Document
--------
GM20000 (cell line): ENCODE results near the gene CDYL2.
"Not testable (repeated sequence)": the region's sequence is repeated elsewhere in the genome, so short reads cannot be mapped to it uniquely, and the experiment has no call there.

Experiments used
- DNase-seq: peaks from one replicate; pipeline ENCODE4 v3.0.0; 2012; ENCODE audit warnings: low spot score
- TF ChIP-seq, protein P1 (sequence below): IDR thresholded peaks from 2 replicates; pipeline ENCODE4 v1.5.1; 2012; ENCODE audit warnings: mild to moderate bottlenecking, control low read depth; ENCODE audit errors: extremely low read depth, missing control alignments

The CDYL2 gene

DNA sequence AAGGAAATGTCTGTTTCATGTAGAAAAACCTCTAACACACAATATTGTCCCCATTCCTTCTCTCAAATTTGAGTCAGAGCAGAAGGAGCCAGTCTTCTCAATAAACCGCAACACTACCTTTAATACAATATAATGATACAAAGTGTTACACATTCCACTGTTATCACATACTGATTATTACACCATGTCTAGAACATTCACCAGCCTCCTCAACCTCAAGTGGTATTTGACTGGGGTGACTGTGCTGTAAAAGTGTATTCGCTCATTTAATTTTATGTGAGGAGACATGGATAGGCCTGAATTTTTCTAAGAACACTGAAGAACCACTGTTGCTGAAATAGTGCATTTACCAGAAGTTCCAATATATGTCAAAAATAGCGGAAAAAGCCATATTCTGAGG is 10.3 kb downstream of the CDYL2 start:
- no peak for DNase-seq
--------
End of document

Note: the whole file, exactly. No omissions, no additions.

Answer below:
GM20000 (cell line): ENCODE results near the gene CDYL2.
"Not testable (repeated sequence)": the region's sequence is repeated elsewhere in the genome, so short reads cannot be mapped to it uniquely, and the experiment has no call there.

Experiments used
- DNase-seq: peaks from one replicate; pipeline ENCODE4 v3.0.0; 2012; ENCODE audit warnings: low spot score
- TF ChIP-seq, protein P1 (sequence below): IDR thresholded peaks from 2 replicates; pipeline ENCODE4 v1.5.1; 2012; ENCODE audit warnings: mild to moderate bottlenecking, control low read depth; ENCODE audit errors: extremely low read depth, missing control alignments

The CDYL2 gene

DNA sequence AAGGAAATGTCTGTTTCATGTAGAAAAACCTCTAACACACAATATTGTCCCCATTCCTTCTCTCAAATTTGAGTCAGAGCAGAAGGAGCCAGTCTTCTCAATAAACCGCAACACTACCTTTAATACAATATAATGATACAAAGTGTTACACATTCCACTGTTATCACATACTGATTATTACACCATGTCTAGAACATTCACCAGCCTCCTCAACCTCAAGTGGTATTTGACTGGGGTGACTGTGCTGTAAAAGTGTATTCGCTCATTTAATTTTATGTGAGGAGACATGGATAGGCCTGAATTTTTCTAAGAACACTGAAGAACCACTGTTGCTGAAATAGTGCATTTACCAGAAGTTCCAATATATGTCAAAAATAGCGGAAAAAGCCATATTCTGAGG is 10.3 kb downstream of the CDYL2 start:
- no peak for DNase-seq